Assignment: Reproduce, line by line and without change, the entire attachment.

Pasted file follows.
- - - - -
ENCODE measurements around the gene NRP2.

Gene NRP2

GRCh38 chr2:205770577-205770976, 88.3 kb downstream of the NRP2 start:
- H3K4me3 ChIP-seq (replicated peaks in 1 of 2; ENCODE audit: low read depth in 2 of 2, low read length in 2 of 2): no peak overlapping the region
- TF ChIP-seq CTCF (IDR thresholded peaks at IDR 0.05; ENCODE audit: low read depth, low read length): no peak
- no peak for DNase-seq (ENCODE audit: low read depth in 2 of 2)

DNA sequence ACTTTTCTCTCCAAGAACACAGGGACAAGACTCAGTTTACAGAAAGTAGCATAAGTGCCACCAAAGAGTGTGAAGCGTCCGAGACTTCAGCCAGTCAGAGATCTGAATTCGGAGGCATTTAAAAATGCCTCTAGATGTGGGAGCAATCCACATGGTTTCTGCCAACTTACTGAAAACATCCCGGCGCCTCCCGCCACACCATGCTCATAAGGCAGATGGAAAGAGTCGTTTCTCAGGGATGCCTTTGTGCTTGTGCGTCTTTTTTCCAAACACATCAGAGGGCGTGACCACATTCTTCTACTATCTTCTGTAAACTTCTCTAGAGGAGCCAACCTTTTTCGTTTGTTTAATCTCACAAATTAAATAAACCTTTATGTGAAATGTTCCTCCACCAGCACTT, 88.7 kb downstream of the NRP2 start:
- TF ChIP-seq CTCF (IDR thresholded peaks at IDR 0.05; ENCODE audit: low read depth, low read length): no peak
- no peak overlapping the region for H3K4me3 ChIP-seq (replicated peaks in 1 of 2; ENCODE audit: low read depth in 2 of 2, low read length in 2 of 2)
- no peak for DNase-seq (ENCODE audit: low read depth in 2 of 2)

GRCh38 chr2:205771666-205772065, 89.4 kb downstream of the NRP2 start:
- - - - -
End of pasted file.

ENCODE measurements around the gene NRP2.

Gene NRP2

GRCh38 chr2:205770577-205770976, 88.3 kb downstream of the NRP2 start:
- H3K4me3 ChIP-seq (replicated peaks in 1 of 2; ENCODE audit: low read depth in 2 of 2, low read length in 2 of 2): no peak overlapping the region
- TF ChIP-seq CTCF (IDR thresholded peaks at IDR 0.05; ENCODE audit: low read depth, low read length): no peak
- no peak for DNase-seq (ENCODE audit: low read depth in 2 of 2)

DNA sequence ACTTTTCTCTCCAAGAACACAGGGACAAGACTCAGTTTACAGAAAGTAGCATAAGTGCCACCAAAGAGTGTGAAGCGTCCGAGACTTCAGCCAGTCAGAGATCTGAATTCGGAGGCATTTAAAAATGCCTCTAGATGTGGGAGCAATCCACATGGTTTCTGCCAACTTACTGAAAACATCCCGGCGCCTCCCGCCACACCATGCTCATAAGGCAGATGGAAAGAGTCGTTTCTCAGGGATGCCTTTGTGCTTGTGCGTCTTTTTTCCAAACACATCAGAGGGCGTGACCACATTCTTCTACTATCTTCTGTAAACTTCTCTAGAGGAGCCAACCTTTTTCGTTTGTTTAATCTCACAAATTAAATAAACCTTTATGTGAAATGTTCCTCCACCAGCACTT, 88.7 kb downstream of the NRP2 start:
- TF ChIP-seq CTCF (IDR thresholded peaks at IDR 0.05; ENCODE audit: low read depth, low read length): no peak
- no peak overlapping the region for H3K4me3 ChIP-seq (replicated peaks in 1 of 2; ENCODE audit: low read depth in 2 of 2, low read length in 2 of 2)
- no peak for DNase-seq (ENCODE audit: low read depth in 2 of 2)

GRCh38 chr2:205771666-205772065, 89.4 kb downstream of the NRP2 start: